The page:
In an interview Dwayne Wayde, husband of Gabriel Union shares how their 12 year old son Zion, originally born a boy, sat them down and shared that he would like to live his truth and wanted to be reference as a she and her, Zaya. “It was our responsibility to go out and get information and reach out to every relationship that we had to get as much information as we could to make sure that we give our child the best opportunity to be her best self”, explains Wade.
According to the Family Equality organisation, “Coming out to your parents is usually a pretty monumental moment for most LGBTQ people. Though the risk of rejection may be less if your parents also identify as LGBTQ, the potential is still there. So if your child comes out to you, or a friend’s child comes out to them, there are plenty of things you can do (and some things you should definitely not do) to best support your child.”
Here are some tips for you to support your child:
Let them know that you believe them, love them and thank them for telling you
At this moment they have built up the courage to be vulnerable by telling you this information to you so respond with love and support. They need to hear that this doesn’t change the fact that you love them and that you are there for them.
Ask what other support they need
Find out if there has been any other issue related to this that they are still unsure about and need guidance about where to find information.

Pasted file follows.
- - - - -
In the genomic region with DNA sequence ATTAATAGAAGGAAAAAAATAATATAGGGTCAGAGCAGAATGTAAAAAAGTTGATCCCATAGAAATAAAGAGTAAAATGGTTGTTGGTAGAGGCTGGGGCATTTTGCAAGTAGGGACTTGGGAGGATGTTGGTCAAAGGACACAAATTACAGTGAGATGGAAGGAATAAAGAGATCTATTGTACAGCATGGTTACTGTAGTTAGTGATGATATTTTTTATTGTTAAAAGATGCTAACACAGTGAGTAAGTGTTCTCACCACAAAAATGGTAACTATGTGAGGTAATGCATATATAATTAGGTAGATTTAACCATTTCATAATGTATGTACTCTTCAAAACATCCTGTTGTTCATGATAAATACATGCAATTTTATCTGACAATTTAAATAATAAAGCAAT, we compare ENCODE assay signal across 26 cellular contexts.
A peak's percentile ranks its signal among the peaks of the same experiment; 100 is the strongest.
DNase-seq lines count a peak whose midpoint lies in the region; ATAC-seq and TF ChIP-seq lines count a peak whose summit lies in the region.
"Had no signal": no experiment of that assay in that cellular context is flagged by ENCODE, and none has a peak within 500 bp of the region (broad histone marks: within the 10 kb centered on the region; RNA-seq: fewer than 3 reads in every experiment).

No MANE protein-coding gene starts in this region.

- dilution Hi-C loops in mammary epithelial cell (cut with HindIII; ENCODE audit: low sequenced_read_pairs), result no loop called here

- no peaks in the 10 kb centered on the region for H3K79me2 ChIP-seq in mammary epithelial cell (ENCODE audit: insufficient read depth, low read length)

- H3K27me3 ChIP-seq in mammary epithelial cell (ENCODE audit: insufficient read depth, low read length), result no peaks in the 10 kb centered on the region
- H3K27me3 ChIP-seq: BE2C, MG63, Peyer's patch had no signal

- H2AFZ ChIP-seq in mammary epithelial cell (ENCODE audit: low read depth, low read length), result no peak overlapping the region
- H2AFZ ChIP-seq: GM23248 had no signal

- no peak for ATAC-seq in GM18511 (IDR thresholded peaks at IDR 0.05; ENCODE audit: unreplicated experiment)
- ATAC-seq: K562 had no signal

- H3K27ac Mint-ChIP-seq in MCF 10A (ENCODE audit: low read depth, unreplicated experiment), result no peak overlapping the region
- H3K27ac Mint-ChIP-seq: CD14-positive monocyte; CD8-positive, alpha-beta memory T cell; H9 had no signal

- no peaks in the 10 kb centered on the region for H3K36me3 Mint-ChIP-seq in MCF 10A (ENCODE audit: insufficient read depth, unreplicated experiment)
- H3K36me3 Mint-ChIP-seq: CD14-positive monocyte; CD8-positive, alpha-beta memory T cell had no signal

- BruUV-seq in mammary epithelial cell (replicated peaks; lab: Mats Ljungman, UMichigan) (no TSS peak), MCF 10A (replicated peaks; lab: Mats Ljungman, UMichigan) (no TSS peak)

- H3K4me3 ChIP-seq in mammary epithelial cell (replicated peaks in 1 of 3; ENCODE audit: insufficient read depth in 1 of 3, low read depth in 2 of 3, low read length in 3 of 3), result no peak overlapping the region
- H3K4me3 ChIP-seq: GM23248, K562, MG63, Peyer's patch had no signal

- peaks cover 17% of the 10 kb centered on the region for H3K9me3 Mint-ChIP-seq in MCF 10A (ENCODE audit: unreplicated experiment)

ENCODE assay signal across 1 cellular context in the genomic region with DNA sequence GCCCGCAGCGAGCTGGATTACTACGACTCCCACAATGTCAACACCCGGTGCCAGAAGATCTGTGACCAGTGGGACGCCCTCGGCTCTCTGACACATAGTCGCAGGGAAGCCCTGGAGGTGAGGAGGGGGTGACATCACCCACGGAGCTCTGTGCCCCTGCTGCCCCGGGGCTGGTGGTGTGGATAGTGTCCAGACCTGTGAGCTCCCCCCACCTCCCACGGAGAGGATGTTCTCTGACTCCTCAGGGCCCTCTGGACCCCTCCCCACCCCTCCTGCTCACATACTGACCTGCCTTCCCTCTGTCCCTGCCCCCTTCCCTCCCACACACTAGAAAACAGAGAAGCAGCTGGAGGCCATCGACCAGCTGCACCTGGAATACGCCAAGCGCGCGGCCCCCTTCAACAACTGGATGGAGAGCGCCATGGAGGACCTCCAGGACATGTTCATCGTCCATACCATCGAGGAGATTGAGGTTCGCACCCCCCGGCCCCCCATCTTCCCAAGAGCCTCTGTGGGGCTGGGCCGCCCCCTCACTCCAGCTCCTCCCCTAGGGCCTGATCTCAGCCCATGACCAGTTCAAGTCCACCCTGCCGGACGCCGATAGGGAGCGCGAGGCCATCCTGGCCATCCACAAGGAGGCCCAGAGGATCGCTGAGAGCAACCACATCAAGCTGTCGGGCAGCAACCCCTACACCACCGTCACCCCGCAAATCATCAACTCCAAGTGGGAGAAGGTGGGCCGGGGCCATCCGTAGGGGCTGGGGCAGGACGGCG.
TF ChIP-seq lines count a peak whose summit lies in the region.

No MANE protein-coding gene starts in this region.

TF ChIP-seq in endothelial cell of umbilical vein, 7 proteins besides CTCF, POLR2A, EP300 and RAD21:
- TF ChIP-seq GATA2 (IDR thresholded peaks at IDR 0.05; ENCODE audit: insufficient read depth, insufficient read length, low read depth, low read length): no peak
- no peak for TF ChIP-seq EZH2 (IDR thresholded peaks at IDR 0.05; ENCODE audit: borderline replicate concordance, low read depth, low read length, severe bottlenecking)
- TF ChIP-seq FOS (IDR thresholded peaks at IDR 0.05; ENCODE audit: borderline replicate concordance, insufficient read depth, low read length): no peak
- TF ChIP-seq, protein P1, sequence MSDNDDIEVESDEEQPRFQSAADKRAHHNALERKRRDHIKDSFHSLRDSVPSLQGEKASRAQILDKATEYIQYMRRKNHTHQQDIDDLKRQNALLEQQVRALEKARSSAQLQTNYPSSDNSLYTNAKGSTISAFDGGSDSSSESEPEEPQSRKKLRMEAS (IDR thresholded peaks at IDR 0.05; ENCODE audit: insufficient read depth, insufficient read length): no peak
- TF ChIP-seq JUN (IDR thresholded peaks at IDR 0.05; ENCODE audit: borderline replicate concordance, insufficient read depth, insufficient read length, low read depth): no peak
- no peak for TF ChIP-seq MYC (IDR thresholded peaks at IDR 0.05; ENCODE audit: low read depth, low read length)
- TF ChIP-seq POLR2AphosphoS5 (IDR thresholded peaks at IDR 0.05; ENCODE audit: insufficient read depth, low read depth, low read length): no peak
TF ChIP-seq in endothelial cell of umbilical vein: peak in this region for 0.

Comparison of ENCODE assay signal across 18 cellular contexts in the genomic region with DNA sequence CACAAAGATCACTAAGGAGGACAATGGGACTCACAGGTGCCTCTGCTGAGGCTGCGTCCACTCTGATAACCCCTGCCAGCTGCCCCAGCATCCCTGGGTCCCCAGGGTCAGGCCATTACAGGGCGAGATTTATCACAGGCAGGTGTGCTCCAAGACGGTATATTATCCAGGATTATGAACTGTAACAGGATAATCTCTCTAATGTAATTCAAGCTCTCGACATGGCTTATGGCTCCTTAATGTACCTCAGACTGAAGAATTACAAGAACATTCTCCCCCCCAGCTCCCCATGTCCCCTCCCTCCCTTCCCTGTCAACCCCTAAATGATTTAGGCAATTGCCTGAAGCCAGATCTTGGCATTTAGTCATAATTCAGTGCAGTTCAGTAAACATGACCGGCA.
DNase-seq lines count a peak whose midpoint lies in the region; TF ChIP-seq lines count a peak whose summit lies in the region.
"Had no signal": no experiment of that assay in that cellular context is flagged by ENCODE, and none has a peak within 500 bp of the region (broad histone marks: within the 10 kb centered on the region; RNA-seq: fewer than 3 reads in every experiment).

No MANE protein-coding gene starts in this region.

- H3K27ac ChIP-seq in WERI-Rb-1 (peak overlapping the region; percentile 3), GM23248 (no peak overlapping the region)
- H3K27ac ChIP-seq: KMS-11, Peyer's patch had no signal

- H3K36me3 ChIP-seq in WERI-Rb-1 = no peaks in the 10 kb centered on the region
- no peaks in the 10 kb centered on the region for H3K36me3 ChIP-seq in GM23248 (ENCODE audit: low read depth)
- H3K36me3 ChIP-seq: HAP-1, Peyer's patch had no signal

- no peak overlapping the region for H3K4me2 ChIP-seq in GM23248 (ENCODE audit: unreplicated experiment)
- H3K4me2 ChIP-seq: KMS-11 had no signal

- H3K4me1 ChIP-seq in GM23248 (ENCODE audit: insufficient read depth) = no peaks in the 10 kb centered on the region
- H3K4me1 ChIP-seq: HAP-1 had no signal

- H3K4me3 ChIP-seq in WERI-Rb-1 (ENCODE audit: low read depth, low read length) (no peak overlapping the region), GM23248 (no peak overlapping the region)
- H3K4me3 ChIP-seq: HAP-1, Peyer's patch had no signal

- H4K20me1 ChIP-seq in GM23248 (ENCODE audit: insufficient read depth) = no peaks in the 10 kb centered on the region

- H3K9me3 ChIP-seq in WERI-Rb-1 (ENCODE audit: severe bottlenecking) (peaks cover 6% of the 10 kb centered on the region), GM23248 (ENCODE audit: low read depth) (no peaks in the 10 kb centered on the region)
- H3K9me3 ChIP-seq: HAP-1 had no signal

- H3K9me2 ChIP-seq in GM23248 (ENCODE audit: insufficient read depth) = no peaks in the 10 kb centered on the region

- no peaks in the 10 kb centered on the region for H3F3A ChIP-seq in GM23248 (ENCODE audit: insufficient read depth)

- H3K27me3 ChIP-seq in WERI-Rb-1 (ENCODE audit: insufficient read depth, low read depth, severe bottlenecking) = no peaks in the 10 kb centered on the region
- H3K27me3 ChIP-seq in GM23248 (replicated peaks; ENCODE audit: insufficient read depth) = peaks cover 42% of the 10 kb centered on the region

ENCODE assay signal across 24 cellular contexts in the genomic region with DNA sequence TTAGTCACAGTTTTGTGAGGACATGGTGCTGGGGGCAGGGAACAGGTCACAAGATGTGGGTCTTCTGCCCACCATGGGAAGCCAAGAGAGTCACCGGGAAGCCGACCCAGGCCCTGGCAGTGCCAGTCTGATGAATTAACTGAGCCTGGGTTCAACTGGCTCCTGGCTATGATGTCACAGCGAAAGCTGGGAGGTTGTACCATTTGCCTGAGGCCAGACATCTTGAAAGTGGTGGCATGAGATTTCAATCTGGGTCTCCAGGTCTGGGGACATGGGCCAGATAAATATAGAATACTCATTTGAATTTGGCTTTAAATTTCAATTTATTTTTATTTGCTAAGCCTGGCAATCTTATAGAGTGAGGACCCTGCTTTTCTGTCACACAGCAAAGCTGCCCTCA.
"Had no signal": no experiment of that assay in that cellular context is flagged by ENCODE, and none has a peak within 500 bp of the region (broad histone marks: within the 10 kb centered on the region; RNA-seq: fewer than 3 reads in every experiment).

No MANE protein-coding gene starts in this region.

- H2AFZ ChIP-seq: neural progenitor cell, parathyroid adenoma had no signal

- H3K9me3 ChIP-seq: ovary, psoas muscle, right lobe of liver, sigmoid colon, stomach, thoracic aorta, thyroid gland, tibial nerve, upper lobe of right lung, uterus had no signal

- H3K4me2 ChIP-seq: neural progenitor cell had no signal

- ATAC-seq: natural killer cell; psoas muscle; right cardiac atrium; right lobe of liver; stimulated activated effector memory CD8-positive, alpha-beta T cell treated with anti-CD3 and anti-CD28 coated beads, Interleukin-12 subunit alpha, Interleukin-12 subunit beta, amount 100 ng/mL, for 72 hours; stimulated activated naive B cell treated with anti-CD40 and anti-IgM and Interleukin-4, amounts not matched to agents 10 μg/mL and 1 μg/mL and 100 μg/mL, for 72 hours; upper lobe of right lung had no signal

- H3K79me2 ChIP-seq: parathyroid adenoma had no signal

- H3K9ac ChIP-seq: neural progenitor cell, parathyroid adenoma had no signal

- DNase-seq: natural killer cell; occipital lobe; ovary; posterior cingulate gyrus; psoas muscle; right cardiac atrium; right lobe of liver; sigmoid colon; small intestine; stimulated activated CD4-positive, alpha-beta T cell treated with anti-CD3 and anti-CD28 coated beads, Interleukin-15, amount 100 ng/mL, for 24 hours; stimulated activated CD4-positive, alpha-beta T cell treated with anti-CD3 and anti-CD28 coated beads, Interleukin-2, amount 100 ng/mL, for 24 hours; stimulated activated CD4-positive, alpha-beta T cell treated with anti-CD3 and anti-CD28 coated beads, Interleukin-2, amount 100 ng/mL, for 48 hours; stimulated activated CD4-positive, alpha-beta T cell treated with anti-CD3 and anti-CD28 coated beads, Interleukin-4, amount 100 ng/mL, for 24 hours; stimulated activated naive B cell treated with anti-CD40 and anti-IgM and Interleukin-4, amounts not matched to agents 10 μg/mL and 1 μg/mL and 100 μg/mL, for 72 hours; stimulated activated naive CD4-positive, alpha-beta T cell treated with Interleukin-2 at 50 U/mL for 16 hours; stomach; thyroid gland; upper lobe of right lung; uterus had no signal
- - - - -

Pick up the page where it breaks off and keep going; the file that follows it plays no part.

Get yourself some support as well
Get in touch with organisations that will help you answer some of the questions that you may have and deal with some of the fears you may have. The support will give you the tools and knowledge you need to better support your child.
Don’t use religion to shame them
While your family may be religious and belong to a church that has its opinions on the subject of LGBTQI, don’t use it to make your child feel ashamed of who they are. Plus, they may also already feel conflicted about how to reconcile how they identify with their family’s religious beliefs.
Become an ally to the LGBTQI Community
This will not only give you access to places to get information but here you can learn LGBTQI terminology and understand the identities within the community that are working to make the world a better place for your child.
Do not say “You knew all along”
Don’t conform to false stereotypes of what LGBTQI people look or act like to prove to your child that you knew all long. Everyone is unique and so is their journey.
If you found this article useful or interesting, why not subscribe to Parenty’s weekly newsletter for a wrap up of that week’s best content